# Series and Parallel Circuits All hams should have at least a limited understanding of basic circuits, and this means being able to differentiate between series and parallel components.

Besides numerous license exam questions (dozens below in green boxes; knowing helps you pass the exams), some technical discussions in ham radio will throw the terms around so let’s explore the matter here.  In addition to our own presentation, some excellent web references are given at the end for further (and often more interesting) information. Before jumping into circuits, let’s discuss series and parallel connections.  Visualizing this will help us understand series and parallel circuits.

As the name suggests, series connections are lined up end-to-end. We’re demonstrating with resistors but the principle applies to any two-terminal component: capacitors,  inductors, diodes, cells/batteries, and light bulbs can all be wired in series with two or more of each (or a mix of different parts).  Lining them up terminal to terminal makes a series connection. Schematically, 3 parts in series looks like this: From this simple schematic we intuitively see that the current flowing through a series string has to be the same though the chain; there is nowhere else for electrons to flow (current). Equal current is one way of defining a series circuit. Also as the term suggests, parallel connections are side-by-side. Again, demonstrating with resistors and again, the principle applies to any two terminal component.  Arranging components across each other makes a parallel connection. Schematically, 3 parts in parallel looks like this: From this simple schematic we intuitively see that the voltage across parallel components must be the same. Equal voltage is one way of defining a parallel circuit. We just learned that current is the same through components in series, and voltage is the same across components in parallel.  What about  the voltage across series components, and current through parallel components? Based on the electrical properties of series components, the voltage across each will be proportional to their impedance (following Ohm’s Law), since the same current flows through both parts. The sum of each will always equal the end-to-end voltage in a series string.  If both parts have the same value, the voltage will divide equally. Based on the electrical properties of the parallel components, the current through each will be inversely proportional to their impedance (following Ohm’s Law), since the same voltage appears across both parts. The sum of each will always equal the end-to-end current in a parallel string.  If both parts have the same value, the current will divide equally.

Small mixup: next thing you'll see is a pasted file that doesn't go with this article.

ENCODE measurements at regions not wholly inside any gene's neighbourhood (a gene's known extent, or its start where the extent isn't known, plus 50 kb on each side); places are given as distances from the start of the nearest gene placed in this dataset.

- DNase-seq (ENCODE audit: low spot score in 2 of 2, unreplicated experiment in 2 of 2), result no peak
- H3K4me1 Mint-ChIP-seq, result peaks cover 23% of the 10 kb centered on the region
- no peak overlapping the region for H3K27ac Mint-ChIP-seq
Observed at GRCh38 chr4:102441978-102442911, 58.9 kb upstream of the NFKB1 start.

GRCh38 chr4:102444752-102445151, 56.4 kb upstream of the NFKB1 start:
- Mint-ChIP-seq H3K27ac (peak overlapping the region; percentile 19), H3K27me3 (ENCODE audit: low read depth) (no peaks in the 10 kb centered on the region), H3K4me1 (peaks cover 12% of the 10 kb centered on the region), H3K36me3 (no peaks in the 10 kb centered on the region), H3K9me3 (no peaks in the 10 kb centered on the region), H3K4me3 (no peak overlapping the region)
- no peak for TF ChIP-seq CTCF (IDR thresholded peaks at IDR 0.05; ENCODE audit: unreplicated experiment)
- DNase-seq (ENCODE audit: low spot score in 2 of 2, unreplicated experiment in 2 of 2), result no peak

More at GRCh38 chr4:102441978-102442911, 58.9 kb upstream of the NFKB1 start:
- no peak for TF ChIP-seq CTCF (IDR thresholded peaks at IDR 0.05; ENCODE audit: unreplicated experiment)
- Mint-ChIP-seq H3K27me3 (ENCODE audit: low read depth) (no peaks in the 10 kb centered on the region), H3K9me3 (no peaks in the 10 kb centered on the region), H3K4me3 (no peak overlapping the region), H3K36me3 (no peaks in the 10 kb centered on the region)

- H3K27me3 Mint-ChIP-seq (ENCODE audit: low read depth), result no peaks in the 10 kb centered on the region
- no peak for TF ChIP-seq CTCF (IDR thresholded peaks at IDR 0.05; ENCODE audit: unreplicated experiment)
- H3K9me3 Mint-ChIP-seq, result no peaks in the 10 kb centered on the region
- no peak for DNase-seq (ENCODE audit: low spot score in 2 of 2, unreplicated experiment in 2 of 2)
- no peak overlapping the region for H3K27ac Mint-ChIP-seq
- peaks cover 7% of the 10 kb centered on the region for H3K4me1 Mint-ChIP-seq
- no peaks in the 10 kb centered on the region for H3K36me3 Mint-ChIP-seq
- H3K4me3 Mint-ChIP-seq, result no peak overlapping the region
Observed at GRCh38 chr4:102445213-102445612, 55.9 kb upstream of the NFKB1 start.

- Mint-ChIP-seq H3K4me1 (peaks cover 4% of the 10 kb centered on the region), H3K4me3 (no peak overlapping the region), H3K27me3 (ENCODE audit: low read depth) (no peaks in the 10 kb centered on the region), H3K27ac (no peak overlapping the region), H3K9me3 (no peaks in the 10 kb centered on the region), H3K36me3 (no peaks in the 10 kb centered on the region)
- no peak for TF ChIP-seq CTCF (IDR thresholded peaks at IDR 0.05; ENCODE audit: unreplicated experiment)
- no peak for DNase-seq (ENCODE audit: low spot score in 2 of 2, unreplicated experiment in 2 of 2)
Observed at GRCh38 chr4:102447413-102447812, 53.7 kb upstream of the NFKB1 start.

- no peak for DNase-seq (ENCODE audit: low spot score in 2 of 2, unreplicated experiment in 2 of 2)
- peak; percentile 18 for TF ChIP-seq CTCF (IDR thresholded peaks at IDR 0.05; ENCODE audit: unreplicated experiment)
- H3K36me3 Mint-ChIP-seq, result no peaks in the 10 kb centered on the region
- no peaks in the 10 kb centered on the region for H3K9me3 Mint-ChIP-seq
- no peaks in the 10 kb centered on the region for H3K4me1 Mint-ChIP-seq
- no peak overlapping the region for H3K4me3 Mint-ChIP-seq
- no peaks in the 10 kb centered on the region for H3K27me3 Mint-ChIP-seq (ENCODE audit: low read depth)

Applying the concept of series and parallel connections to circuits, first we must understand exactly what is a circuit. An electric circuit is at its most basic a path for current to flow from one pole of a DC or AC voltage source to the other.

The simplest circuit consists of a light bulb controlled by an on/off switch. As you can imagine, most circuits are more complicated than this, although they can often be broken down into simpler individual ones for easier analysis and understanding.

When the three basic passive component types are combined in series or parallel, we get some interesting results.  Resistors and inductors in series simply add their values together (Rtotal=R1+R2+Rn; Ltotal=L1+L2+Ln).   Capacitors in parallel add their values together (Ctotal=C1+C2+Cn).  Conversely, capacitors in series divide their capacitance according to the formula .  With equal values it works out simply to divide the unit value by the number of components. Resistors and inductors in parallel divide their values per the formulae and .

When resistors are unequal the net value will always be less than the smallest resistor. With equal values it works out simply to divide the unit value by the number of components.  Batteries in series add their voltage together; identical batteries in parallel have the same voltage with multiplied current capacity (Ah).

Except for the most rudimentary of circuits, most real electronics circuits are formed by a combination of series and parallel components.  Don’t worry, you don’t have to know or understand this, just be aware.

If this doesn’t make complete sense or if you want to dive more deeply into the topic, there are many web links below to help explain better, with good graphics and some videos.

Sorry for the long but foundational entry.  We bring up the series/parallel topic because some future posts will involve the concept.  Be on the lookout  for those and hopefully this will better prepare you to understand.